We’d seen Florence at night, but there was so much to see in the city during the daytime. Among them, the Uffizi Gallery, the Bargello, the Palazzo Vecchio, Pitti Palace, Duomo, and dozens of smaller churches and museums. We had to balance this against our ever-present adversary: museum fatigue. In a given day, there’s only so many museums and cathedrals you can tolerate. And in a given week or month, you can only tolerate a bit more. So, we wanted to choose museums that represented the diversity of Italy, and which had little overlap with one another.
Thus, we chose to visit the Uffizi Gallery – one of the great collections of paintings in the world – and the Duomo, one of the brilliant architectural achievements of the Renaissance and a building that set the pattern for all domes that would follow – it’s still the largest masonry dome in the world.
We started our day walking along the Arno towards the old city, passing along the Ponte Vecchio in the meantime. The Uffizi Gallery is sandwiched between all the other major buildings, and overshadowed by the Palazzo Vecchio. We arrived early, worried that there might be a crowd. But, there wasn’t even a line to get in. In fact, you can purchase tickets in advance, for a small surcharge, to avoid lines. But, on this day, the line for online tickets was longer than that for buying in person. Crisis averted!
The Uffizi is really overwhelming, and it specializes in paintings, containing Botticellis, da Vincis, Michelangelos, Rembrandts, and much more besides. I won’t enumerate everything, but point out some highlights (from my perspective).
First, the Botticelli room, which contains mostly Botticellis – most notably the Birth of Venus and the Primavera. They occupy two adjacent walls, and are each 10 feet long. And yet, the room they’re in is quite overwhelming.
Actually, my favorite Botticelli was the Annunciation. Nearby is another painting with the same subject, this time by da Vinci (I liked the da Vinci, with its cool colors and detached emotion, better. Also for the remote fairytale city in the background).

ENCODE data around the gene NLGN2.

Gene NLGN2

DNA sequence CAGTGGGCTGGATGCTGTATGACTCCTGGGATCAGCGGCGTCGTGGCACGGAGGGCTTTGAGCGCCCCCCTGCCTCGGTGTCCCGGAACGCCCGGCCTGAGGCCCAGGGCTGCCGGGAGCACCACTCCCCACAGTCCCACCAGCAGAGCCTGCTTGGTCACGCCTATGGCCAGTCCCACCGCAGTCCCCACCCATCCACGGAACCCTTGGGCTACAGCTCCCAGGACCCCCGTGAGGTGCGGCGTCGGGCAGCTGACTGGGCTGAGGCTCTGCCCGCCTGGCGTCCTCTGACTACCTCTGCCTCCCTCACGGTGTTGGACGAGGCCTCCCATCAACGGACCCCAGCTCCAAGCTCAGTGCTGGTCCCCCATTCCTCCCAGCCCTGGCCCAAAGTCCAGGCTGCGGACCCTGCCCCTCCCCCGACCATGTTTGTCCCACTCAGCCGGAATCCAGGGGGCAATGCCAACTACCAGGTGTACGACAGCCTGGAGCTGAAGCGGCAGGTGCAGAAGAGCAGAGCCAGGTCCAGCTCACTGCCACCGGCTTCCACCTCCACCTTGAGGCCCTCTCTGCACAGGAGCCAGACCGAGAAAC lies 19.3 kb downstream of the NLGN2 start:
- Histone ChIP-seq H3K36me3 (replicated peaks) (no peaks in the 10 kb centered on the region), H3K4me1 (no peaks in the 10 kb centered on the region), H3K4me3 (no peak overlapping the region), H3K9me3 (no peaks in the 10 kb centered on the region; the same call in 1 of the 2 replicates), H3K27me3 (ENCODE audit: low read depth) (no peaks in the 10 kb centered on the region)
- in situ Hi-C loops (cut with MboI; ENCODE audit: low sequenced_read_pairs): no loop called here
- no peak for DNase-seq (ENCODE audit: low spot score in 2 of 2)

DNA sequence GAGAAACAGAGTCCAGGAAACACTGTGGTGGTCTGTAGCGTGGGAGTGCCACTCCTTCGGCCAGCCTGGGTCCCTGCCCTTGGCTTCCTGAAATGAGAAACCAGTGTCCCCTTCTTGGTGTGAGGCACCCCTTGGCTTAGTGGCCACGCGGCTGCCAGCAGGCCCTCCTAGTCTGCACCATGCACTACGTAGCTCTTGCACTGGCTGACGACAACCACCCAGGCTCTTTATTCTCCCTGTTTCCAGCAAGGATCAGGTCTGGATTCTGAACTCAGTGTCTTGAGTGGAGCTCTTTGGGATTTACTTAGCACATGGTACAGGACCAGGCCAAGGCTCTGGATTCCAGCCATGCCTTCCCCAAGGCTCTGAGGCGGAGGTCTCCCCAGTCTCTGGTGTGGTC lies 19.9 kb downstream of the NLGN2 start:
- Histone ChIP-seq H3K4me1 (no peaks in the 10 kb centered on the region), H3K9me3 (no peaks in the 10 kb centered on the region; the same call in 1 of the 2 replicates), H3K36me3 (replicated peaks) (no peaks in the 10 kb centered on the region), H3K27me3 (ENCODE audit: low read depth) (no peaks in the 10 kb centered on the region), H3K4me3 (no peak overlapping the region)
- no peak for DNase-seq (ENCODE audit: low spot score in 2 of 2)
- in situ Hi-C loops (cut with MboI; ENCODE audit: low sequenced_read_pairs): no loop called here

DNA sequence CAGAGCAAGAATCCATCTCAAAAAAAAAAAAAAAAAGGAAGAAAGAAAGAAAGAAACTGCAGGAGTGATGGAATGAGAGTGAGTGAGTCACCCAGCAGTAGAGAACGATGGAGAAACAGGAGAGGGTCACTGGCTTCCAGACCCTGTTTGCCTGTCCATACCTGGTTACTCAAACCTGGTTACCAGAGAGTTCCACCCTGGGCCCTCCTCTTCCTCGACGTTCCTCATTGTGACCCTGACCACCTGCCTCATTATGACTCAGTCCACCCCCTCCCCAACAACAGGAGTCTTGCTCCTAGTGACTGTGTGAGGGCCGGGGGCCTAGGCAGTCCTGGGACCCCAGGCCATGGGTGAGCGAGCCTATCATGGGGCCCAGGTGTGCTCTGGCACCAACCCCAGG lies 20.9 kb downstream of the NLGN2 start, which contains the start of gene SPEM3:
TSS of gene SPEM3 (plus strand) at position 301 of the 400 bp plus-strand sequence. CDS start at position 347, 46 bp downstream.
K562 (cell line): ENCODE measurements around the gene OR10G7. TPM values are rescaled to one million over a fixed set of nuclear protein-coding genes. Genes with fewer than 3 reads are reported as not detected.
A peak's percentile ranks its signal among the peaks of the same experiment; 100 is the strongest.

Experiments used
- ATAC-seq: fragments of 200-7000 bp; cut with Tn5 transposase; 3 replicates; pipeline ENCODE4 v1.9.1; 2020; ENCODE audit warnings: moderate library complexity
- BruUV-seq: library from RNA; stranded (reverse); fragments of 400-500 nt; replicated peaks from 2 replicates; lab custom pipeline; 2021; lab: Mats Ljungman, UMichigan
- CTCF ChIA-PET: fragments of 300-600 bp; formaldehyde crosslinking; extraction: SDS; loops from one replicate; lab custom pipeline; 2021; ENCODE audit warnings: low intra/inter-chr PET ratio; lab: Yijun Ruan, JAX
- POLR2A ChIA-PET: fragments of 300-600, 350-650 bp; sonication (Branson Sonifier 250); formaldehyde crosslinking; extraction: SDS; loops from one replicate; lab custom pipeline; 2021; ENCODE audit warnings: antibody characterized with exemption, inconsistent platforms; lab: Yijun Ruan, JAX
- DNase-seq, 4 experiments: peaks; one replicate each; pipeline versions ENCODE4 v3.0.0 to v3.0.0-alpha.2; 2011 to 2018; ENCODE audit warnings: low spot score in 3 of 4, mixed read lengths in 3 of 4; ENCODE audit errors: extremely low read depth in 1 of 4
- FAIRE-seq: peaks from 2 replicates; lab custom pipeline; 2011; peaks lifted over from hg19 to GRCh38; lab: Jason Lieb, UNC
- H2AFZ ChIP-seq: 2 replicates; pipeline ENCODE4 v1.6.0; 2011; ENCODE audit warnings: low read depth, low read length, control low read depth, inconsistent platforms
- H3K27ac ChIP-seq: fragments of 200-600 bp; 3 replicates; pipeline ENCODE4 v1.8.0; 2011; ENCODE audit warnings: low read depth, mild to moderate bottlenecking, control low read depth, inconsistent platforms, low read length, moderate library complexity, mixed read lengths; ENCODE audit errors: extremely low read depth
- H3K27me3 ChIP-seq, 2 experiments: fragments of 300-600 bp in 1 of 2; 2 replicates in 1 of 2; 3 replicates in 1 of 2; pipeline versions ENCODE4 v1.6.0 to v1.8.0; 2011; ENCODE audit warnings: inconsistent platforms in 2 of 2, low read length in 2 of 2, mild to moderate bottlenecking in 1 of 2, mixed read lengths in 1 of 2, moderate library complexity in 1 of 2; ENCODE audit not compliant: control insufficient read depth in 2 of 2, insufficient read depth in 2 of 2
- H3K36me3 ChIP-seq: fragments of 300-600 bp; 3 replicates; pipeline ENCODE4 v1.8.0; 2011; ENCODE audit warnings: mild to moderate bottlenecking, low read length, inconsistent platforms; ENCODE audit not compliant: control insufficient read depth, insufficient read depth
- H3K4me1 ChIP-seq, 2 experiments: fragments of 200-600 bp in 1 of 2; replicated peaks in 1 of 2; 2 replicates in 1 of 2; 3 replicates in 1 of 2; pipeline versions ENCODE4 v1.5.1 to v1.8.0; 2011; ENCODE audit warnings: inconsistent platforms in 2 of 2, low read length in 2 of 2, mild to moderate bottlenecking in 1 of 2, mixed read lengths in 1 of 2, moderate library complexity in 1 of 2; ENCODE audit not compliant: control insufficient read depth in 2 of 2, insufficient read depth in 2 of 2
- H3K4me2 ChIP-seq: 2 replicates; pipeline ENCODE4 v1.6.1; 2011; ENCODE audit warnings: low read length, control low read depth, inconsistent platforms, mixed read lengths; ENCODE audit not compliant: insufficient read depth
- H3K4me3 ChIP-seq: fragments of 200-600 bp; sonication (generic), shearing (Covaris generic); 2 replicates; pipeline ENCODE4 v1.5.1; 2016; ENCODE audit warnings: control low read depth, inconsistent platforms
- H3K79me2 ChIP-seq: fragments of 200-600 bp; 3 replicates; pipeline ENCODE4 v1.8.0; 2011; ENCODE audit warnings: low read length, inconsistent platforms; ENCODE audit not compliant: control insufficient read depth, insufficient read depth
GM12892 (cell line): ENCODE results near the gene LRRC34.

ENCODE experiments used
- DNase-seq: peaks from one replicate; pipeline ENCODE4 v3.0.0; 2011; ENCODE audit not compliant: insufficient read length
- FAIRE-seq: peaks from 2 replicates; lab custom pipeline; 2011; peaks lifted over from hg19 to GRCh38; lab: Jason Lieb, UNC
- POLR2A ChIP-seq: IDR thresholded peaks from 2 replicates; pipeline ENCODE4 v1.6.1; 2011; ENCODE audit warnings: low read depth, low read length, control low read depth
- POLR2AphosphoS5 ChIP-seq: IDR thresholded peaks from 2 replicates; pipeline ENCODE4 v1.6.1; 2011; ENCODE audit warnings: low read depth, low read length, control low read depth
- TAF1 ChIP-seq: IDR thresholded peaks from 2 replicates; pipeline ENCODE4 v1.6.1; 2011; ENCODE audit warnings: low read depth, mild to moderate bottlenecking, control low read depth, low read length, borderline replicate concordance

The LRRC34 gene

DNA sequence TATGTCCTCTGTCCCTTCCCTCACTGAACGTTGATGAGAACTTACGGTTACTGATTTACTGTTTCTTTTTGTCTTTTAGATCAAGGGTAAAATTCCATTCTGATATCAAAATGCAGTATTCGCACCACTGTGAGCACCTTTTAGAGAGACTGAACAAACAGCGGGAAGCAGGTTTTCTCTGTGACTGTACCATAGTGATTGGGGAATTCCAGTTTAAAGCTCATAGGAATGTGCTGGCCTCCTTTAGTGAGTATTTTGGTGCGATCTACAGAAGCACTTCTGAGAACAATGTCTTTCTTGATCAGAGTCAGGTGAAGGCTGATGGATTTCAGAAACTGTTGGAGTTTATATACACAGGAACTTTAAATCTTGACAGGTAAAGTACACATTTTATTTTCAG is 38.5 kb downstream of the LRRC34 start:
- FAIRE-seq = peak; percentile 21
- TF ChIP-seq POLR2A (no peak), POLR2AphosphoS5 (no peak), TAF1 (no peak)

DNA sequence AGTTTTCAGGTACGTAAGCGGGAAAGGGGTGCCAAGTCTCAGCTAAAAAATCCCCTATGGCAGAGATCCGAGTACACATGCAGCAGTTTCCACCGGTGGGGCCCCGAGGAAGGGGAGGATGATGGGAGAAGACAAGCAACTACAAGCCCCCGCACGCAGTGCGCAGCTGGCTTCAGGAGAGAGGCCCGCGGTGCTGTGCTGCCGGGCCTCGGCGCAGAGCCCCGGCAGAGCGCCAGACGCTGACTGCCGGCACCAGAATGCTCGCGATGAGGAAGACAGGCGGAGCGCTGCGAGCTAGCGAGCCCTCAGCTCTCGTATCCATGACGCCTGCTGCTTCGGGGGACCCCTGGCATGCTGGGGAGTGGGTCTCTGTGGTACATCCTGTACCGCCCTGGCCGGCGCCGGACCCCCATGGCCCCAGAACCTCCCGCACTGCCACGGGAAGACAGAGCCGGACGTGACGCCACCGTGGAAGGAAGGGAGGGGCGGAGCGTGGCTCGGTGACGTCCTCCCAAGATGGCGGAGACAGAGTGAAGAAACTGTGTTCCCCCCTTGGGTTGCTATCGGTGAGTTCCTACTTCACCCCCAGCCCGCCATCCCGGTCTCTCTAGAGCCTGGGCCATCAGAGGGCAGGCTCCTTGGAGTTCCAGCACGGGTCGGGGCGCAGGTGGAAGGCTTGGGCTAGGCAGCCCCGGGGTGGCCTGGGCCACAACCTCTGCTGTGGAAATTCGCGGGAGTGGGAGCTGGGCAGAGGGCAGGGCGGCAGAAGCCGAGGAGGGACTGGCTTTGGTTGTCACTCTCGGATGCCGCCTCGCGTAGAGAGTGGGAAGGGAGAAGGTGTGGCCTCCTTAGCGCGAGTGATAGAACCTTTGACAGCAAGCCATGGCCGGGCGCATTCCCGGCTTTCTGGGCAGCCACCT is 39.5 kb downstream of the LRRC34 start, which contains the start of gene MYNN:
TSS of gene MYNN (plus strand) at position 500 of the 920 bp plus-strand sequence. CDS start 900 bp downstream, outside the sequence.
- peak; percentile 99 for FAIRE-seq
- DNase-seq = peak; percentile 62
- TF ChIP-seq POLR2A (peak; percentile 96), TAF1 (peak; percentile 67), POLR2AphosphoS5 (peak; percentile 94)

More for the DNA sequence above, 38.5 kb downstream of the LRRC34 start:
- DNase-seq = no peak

It was also nice to get an up-close look at Michelangelo’s Doni Tondo, a painting in the same style as the Sistine Chapel. There were also some horrifying mannerist paintings by Rosso Fiorentino, a possibly insane Florentine artist who kept a baboon and lived in a tower (his assistants sent baskets of food up to him). There’s also one panel of the Battle of San Romano tryptich by Paulo Uccello, and a Rembrandt self-portrait.
The Uffizi has a relatively cheap cafe (at least, if you’re only ordering espressos), and a great view of the neighboring Palazzo Vecchio. We relaxed outside, enjoying the nice weather, and fed the docile finches crumbs of cookie from our hands. After continuing to wander through the museum, we walked 10 minutes through the old town to the Duomo. Our goal was to climb both the belltower and the Duomo itself before they closed for the evening. A nice sunset would be a plus…
The Duomo is the most famous feature of Florence (besides David, perhaps). Begun in 1296, it stood incomplete for 125 years, because it was so large that nobody knew how to construct the dome. That was a task left for the architect Brunelleschi, who won the appointment through a clever ruse. Around 1420, the local church was looking to complete the cathedral dome, and had a competition among the many (brilliant) Florentine architects. When they couldn’t reach a decision, Brunelleschi proposed the following: that whoever could stand an egg on end would be awarded the prize. All the other architects attempted this challenge, but none succeeded. Then Brunelleschi took the egg, smashed the end, and stood it upright, thus claiming the prize.
The dome itself has a clever design, two layers thick, and you can take stairs to the very top. There’s also an adjacent campanile (belltower), designed by the architect Giotto. This campanile is so narrow, and so high (277 feet) that I felt waves of acrophobia near the top. So, we didn’t spend much time enjoying the view, and went back downstairs to the Duomo itself.
What can I say? The view is spectacular, and we had a wonderful sunset, and you pass right under a vast (40,000 square foot) fresco by Georgio Vasari on the way up (this fresco took 11 years to complete). It was wonderful to see the sky turn from pale blue to pink to orange, to red, each color more unbelievable than the last.
Leaving the Duomo, we retraced our steps and crossed the river, out of the main tourist zone, to find a non-touristy restaurant. We hadn’t had a lot of pizza so far (Venice is not known as a good pizza town) and one suggested itself: “Pizza & Beer,” which served local craft beer, wine, and artisan pizza. I had a delicious chocolate stout, and we split two amazing pizzas: ricotta with pumpkin, and buffalo mozzarella. This was my second-favorite pizza place in Italy (my favorite was in Rome).
Then we went back to our apartment, because we’d have to get up very early the next day for an extensive tour of Tuscany featuring: wine, towers, horse races, more wine, and (maybe) the best gelato in the world.